What Do I Do to Shut Up My Mexican-Hating Mexicna Cousin?

DEAR MEXICAN: My cousin had put a picture on Facebook that said, “I will not be forced to learn a foreign language to accommodate illegals in my country.” He's Mexican-American. Our family is from La Luz, Zacatecas, and its surrounding villages. His dad (my uncle) was born in El Paso, Texas. His mom jumped into the conversation and backed him up. His parents are divorced. How do I politely tell them they are wrong with their way of thinking?

Prepared to Punch a Pinche Pocho Primo

DEAR WAB: Sorry, cabrón, but you're just not going to win this battle. As much as I and other Chicano yaktivists would love it if everyone of Mexican descent in this country were a card-carrying member of the Reconquista complete with Nahuatl names and a Frida-filled house, that's just not going to happen. As I've explained muchos times before, the great thing about this country is how it can turn the descendents of even the biggest wab into an anti-immigrant loon by the second generation (see: Marco Rubio) and even by the first (see: my parents). The best you can do is remind your cousin that your grandparents came to this country to find a better life and to not talk trash on those less fortunate than they—but, again, it's a losing battle that goes contrary to the American immigrant experience, which sees the previous generation of immigrants spit on newcomers as though they were a spittoon. So can I suggest something revolutionary, instead? Leave your primo to his opinions. Let him be a prieto Know Nothing. You be the conscious cousin, and let him be the pocho one—trust me, you'll get all the hot second cousins at the family pachangas, while he'll be condemned to be the Tio Taco of El Paso.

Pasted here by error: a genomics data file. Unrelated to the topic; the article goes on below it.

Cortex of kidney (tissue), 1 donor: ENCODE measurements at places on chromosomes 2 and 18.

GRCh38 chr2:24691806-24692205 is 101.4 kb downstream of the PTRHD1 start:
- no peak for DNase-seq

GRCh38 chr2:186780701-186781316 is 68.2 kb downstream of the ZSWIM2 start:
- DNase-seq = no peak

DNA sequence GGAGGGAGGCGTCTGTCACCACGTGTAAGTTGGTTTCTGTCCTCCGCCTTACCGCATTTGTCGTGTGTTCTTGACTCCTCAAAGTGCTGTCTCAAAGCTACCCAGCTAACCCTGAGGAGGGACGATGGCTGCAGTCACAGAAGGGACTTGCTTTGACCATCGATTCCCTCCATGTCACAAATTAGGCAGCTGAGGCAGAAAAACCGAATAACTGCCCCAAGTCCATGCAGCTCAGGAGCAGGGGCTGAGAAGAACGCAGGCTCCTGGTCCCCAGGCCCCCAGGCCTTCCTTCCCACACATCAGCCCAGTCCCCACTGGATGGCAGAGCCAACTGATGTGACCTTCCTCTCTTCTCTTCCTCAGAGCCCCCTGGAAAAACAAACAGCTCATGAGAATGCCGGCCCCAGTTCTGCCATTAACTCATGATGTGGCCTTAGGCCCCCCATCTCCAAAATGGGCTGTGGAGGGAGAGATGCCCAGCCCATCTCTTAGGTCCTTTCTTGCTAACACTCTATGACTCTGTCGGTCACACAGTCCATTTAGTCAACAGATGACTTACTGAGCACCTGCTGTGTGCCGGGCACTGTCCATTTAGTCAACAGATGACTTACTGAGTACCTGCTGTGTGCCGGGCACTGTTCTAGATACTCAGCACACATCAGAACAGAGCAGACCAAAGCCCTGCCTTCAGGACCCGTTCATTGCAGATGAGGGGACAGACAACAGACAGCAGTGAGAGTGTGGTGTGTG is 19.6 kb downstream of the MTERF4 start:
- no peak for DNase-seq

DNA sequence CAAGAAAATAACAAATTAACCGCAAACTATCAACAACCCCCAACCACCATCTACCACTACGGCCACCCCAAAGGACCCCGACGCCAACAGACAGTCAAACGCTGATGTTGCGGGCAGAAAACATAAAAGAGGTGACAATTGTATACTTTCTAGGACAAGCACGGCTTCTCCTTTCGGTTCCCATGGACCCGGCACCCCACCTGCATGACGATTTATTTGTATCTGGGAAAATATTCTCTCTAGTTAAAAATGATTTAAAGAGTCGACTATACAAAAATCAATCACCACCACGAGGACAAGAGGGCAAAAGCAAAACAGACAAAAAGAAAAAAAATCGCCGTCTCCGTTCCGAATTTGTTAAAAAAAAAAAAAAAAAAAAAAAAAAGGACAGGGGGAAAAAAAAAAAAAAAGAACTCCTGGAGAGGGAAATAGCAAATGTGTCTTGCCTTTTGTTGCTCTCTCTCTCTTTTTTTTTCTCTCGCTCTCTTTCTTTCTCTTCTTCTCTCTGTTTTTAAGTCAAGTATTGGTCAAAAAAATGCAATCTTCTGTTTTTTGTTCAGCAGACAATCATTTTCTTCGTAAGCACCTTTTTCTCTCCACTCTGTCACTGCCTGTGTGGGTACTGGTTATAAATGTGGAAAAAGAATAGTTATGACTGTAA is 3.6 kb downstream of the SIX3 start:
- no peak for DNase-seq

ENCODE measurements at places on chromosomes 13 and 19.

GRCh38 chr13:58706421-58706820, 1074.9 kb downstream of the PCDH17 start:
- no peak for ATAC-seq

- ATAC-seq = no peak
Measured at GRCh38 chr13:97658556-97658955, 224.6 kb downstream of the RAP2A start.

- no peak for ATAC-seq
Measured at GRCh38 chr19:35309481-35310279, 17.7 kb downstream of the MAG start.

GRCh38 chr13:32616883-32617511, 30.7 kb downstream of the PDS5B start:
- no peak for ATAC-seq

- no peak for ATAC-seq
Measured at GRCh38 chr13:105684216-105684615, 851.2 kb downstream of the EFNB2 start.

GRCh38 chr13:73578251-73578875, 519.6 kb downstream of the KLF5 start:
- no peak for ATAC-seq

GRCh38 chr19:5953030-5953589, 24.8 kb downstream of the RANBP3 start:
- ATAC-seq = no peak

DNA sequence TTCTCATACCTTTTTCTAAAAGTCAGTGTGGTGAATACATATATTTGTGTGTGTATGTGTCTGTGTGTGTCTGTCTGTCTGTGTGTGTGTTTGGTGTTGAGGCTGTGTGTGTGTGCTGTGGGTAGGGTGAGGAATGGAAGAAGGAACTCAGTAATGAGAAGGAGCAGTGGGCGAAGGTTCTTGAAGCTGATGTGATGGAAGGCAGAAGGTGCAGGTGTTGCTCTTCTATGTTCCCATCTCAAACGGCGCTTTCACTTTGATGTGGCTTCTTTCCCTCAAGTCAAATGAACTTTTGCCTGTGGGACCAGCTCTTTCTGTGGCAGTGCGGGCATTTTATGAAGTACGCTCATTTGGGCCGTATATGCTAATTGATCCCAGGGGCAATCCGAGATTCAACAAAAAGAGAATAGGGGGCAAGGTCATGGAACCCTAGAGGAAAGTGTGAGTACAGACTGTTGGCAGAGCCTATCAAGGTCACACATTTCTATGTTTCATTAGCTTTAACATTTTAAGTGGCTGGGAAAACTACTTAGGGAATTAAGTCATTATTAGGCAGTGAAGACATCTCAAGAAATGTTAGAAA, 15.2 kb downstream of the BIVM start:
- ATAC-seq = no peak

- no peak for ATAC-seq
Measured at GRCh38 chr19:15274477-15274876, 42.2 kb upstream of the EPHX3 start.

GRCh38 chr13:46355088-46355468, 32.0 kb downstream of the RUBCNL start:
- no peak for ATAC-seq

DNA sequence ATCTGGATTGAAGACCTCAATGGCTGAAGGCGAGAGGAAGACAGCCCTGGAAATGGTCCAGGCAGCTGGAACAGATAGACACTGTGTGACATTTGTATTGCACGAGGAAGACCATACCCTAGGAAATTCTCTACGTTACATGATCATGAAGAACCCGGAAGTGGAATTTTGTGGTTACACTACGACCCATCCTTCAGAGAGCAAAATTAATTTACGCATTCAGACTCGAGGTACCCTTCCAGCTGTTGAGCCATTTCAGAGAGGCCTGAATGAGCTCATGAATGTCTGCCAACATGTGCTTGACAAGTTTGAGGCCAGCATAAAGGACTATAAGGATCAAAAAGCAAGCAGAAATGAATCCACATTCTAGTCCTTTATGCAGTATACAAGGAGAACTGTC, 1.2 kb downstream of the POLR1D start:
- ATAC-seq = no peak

DEAR MEXICAN: You explain the etymology of words so well! Please enlighten your readers with the explanation of the word prieto, as opposed to moreno.

La Que le Gustan los Morenos

DEAR SHE WHO LIKES BROWN-SKINNED MEN: Prieto is derived from apretar (“tighten”), from the Late Latin appectorãre (“to press against one's chest”), but in Mexico, it denotes a dark hue, one veering on blackness. Moreno, on the other hand, comes from moro, the Spanish word for Moor, and usually signifies a dark brown—you know, like a Moor! (How we got prieto to mean “blackish” from its pressing roots escapes me—because of bruising?). But these are general definitions, as their meanings shift across the color prism depending on who's talking and what century. In the present day, prieto is usually reserved as a term for parents to describe their darkest-skinned kid, a description as injurious to a young soul as calling him “tubby” or “Newt Gingrich.”


TO VIKKI CARR: I've received autographed books by legendary playwright David Mamet, was able to interview Louie Perez and David Hidalgo of Los Lobos in front of a live audience in Oakland, have had Cheech Marin enthusiastically shake my hand and proclaim himself a fan—the celebrity readers of this columna and their generosity toward me knows no bounds. But to get an autographed glossy photo of you thanking me for my work? You've made this hombre blush enough to last the year. Gracias for the kind words, as well as for being such a great role model for our community. ¡Eres chingona!

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